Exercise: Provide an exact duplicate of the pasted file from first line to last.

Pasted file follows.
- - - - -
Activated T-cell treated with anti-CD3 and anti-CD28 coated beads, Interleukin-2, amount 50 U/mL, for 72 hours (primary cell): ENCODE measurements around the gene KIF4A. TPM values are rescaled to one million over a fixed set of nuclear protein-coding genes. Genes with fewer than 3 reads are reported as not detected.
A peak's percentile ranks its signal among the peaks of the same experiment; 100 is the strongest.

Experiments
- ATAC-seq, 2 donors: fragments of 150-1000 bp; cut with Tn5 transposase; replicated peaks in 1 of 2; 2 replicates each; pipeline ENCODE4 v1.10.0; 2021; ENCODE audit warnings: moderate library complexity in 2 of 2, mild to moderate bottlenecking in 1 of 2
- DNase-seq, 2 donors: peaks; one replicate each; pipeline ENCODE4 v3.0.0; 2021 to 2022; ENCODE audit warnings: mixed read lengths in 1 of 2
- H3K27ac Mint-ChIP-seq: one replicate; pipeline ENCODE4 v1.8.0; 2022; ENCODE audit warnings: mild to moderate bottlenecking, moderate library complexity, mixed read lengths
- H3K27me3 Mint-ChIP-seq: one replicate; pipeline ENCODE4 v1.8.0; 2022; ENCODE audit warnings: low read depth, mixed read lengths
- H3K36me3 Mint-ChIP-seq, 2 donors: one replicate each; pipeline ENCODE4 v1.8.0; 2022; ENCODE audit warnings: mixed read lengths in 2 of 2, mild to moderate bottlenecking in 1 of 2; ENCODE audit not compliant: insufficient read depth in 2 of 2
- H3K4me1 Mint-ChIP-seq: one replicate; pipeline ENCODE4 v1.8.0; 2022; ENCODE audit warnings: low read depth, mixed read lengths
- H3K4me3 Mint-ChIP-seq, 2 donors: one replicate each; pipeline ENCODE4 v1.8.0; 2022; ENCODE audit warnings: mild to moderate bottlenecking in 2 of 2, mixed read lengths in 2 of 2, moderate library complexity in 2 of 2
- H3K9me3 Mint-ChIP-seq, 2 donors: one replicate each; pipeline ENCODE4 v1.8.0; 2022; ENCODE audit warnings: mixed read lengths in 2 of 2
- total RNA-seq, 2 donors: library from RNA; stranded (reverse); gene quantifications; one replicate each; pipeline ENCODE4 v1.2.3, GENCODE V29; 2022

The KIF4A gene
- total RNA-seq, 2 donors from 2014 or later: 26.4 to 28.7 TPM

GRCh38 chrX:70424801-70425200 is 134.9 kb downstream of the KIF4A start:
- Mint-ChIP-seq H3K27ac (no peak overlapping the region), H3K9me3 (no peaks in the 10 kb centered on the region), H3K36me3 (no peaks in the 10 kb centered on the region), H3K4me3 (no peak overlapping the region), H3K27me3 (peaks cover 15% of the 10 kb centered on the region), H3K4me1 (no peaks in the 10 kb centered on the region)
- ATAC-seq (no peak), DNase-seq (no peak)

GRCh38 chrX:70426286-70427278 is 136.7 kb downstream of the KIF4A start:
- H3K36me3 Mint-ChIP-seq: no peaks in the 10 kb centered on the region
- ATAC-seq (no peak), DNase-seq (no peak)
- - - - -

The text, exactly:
Activated T-cell treated with anti-CD3 and anti-CD28 coated beads, Interleukin-2, amount 50 U/mL, for 72 hours (primary cell): ENCODE measurements around the gene KIF4A. TPM values are rescaled to one million over a fixed set of nuclear protein-coding genes. Genes with fewer than 3 reads are reported as not detected.
A peak's percentile ranks its signal among the peaks of the same experiment; 100 is the strongest.

Experiments
- ATAC-seq, 2 donors: fragments of 150-1000 bp; cut with Tn5 transposase; replicated peaks in 1 of 2; 2 replicates each; pipeline ENCODE4 v1.10.0; 2021; ENCODE audit warnings: moderate library complexity in 2 of 2, mild to moderate bottlenecking in 1 of 2
- DNase-seq, 2 donors: peaks; one replicate each; pipeline ENCODE4 v3.0.0; 2021 to 2022; ENCODE audit warnings: mixed read lengths in 1 of 2
- H3K27ac Mint-ChIP-seq: one replicate; pipeline ENCODE4 v1.8.0; 2022; ENCODE audit warnings: mild to moderate bottlenecking, moderate library complexity, mixed read lengths
- H3K27me3 Mint-ChIP-seq: one replicate; pipeline ENCODE4 v1.8.0; 2022; ENCODE audit warnings: low read depth, mixed read lengths
- H3K36me3 Mint-ChIP-seq, 2 donors: one replicate each; pipeline ENCODE4 v1.8.0; 2022; ENCODE audit warnings: mixed read lengths in 2 of 2, mild to moderate bottlenecking in 1 of 2; ENCODE audit not compliant: insufficient read depth in 2 of 2
- H3K4me1 Mint-ChIP-seq: one replicate; pipeline ENCODE4 v1.8.0; 2022; ENCODE audit warnings: low read depth, mixed read lengths
- H3K4me3 Mint-ChIP-seq, 2 donors: one replicate each; pipeline ENCODE4 v1.8.0; 2022; ENCODE audit warnings: mild to moderate bottlenecking in 2 of 2, mixed read lengths in 2 of 2, moderate library complexity in 2 of 2
- H3K9me3 Mint-ChIP-seq, 2 donors: one replicate each; pipeline ENCODE4 v1.8.0; 2022; ENCODE audit warnings: mixed read lengths in 2 of 2
- total RNA-seq, 2 donors: library from RNA; stranded (reverse); gene quantifications; one replicate each; pipeline ENCODE4 v1.2.3, GENCODE V29; 2022

The KIF4A gene
- total RNA-seq, 2 donors from 2014 or later: 26.4 to 28.7 TPM

GRCh38 chrX:70424801-70425200 is 134.9 kb downstream of the KIF4A start:
- Mint-ChIP-seq H3K27ac (no peak overlapping the region), H3K9me3 (no peaks in the 10 kb centered on the region), H3K36me3 (no peaks in the 10 kb centered on the region), H3K4me3 (no peak overlapping the region), H3K27me3 (peaks cover 15% of the 10 kb centered on the region), H3K4me1 (no peaks in the 10 kb centered on the region)
- ATAC-seq (no peak), DNase-seq (no peak)

GRCh38 chrX:70426286-70427278 is 136.7 kb downstream of the KIF4A start:
- H3K36me3 Mint-ChIP-seq: no peaks in the 10 kb centered on the region
- ATAC-seq (no peak), DNase-seq (no peak)